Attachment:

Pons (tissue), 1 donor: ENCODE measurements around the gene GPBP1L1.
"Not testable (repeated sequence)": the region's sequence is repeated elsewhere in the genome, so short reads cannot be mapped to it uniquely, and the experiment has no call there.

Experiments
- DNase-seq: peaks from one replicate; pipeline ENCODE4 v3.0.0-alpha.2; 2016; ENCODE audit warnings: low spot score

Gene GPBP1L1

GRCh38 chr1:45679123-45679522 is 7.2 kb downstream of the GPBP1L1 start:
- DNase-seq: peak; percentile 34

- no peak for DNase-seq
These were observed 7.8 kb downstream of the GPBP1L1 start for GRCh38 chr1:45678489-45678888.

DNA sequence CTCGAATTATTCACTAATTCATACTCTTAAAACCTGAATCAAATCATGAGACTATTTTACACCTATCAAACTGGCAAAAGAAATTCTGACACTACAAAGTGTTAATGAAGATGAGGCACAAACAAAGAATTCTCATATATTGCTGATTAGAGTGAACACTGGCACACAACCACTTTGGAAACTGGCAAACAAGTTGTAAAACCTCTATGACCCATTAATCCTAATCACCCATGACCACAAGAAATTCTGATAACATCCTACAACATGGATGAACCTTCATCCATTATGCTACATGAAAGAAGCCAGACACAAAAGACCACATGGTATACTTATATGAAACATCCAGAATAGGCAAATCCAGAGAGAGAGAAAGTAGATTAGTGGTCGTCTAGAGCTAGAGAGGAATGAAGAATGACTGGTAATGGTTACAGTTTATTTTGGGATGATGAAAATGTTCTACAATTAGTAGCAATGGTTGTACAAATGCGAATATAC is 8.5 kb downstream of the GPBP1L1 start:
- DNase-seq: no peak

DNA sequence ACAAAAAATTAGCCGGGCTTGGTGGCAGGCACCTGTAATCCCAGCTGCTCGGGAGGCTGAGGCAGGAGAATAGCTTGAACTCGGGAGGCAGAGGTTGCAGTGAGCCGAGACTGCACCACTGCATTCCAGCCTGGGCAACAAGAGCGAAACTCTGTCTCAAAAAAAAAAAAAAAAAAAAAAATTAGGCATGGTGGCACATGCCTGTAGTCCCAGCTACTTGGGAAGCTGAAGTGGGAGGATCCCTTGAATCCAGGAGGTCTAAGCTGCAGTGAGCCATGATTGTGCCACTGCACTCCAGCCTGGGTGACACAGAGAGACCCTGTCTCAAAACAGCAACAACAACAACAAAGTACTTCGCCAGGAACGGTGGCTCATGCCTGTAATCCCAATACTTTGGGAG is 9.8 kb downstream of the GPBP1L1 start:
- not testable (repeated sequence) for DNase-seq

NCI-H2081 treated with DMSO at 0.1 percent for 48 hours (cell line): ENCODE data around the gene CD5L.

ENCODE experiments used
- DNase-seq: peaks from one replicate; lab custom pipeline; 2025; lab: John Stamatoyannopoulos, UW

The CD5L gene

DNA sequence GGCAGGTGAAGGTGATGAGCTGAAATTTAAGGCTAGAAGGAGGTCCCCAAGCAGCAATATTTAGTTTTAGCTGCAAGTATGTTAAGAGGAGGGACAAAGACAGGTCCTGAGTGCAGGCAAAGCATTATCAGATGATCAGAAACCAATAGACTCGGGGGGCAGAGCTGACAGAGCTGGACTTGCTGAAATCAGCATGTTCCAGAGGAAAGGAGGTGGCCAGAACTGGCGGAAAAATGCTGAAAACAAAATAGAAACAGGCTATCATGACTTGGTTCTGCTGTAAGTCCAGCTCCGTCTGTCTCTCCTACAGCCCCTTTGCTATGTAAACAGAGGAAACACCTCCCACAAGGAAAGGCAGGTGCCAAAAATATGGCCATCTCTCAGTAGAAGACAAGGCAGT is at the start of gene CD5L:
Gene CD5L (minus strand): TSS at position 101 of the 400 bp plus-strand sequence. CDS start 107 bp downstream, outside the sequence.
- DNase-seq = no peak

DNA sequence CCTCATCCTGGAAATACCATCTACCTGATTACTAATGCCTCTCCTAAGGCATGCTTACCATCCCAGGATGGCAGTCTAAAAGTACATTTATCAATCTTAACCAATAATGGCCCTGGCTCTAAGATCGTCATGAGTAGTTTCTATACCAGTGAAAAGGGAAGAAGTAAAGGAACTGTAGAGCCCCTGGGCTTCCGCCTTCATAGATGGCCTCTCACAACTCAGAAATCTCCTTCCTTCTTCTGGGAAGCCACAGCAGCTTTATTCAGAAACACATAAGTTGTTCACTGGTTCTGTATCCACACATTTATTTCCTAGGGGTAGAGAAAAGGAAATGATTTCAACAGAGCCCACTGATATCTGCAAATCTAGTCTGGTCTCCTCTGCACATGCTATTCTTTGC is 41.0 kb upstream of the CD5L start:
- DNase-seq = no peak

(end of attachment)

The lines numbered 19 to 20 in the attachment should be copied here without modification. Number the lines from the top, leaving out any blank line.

Gene CD5L (minus strand): TSS at position 101 of the 400 bp plus-strand sequence. CDS start 107 bp downstream, outside the sequence.
- DNase-seq = no peak